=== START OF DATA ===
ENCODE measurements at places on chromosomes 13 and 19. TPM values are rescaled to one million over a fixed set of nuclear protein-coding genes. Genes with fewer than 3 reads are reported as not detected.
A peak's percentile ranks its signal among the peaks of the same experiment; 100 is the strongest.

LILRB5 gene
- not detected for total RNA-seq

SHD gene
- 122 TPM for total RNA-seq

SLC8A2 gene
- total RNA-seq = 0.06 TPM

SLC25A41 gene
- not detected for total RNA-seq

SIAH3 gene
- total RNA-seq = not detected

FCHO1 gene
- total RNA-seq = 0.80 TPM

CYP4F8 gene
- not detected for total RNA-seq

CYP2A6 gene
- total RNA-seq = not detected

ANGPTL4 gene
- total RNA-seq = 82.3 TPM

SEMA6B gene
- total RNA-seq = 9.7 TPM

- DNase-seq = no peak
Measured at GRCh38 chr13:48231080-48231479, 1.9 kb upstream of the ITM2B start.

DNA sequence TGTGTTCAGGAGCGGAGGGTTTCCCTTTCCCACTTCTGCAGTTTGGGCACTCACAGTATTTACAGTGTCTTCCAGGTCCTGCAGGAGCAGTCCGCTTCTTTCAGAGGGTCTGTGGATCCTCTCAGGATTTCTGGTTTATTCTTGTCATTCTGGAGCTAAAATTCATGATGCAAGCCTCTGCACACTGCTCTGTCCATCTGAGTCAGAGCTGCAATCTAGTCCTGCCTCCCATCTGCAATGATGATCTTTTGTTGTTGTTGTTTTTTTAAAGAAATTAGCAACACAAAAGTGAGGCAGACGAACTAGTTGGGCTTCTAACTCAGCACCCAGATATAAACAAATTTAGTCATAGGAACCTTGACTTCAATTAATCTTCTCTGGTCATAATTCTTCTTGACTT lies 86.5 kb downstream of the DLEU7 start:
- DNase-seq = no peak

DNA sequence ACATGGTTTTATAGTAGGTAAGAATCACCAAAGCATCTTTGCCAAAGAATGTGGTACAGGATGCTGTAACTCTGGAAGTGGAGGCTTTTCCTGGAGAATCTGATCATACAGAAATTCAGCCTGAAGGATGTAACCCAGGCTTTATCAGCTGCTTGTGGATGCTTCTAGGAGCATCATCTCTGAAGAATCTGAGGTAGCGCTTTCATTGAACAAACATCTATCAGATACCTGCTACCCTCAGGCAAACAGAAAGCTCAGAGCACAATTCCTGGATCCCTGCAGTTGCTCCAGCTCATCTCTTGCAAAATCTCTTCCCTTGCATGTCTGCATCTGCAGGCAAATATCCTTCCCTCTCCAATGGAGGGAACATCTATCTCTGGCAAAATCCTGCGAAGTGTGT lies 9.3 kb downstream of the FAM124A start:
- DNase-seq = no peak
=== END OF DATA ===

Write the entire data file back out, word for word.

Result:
ENCODE measurements at places on chromosomes 13 and 19. TPM values are rescaled to one million over a fixed set of nuclear protein-coding genes. Genes with fewer than 3 reads are reported as not detected.
A peak's percentile ranks its signal among the peaks of the same experiment; 100 is the strongest.

LILRB5 gene
- not detected for total RNA-seq

SHD gene
- 122 TPM for total RNA-seq

SLC8A2 gene
- total RNA-seq = 0.06 TPM

SLC25A41 gene
- not detected for total RNA-seq

SIAH3 gene
- total RNA-seq = not detected

FCHO1 gene
- total RNA-seq = 0.80 TPM

CYP4F8 gene
- not detected for total RNA-seq

CYP2A6 gene
- total RNA-seq = not detected

ANGPTL4 gene
- total RNA-seq = 82.3 TPM

SEMA6B gene
- total RNA-seq = 9.7 TPM

- DNase-seq = no peak
Measured at GRCh38 chr13:48231080-48231479, 1.9 kb upstream of the ITM2B start.

DNA sequence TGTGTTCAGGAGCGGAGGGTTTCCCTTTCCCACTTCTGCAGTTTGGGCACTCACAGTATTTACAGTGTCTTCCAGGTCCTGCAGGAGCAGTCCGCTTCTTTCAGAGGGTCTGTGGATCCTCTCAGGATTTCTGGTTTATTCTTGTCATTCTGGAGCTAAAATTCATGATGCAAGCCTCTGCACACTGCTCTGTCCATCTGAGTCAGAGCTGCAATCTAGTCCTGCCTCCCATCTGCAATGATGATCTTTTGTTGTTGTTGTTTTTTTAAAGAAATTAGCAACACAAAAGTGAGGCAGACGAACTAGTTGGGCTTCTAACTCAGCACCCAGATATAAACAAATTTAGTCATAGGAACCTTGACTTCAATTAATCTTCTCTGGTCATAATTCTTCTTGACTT lies 86.5 kb downstream of the DLEU7 start:
- DNase-seq = no peak

DNA sequence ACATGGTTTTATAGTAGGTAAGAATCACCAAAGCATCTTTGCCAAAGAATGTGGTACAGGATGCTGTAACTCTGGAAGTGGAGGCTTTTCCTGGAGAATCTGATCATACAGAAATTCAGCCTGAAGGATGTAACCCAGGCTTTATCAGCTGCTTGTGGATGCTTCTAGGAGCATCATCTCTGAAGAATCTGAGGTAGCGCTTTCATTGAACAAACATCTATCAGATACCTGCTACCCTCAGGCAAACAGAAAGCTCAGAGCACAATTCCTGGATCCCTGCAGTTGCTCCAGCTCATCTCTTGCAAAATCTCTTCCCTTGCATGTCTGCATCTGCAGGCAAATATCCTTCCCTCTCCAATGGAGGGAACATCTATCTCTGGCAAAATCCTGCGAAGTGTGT lies 9.3 kb downstream of the FAM124A start:
- DNase-seq = no peak